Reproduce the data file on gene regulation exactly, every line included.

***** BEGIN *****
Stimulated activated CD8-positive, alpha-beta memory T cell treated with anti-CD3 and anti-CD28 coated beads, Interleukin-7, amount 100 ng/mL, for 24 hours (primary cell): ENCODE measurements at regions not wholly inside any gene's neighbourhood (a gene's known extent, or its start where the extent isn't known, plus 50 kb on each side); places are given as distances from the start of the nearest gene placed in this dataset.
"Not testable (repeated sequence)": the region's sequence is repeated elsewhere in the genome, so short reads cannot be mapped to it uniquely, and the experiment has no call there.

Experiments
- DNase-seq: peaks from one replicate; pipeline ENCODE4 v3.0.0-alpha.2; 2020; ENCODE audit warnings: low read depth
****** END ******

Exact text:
Stimulated activated CD8-positive, alpha-beta memory T cell treated with anti-CD3 and anti-CD28 coated beads, Interleukin-7, amount 100 ng/mL, for 24 hours (primary cell): ENCODE measurements at regions not wholly inside any gene's neighbourhood (a gene's known extent, or its start where the extent isn't known, plus 50 kb on each side); places are given as distances from the start of the nearest gene placed in this dataset.
"Not testable (repeated sequence)": the region's sequence is repeated elsewhere in the genome, so short reads cannot be mapped to it uniquely, and the experiment has no call there.

Experiments
- DNase-seq: peaks from one replicate; pipeline ENCODE4 v3.0.0-alpha.2; 2020; ENCODE audit warnings: low read depth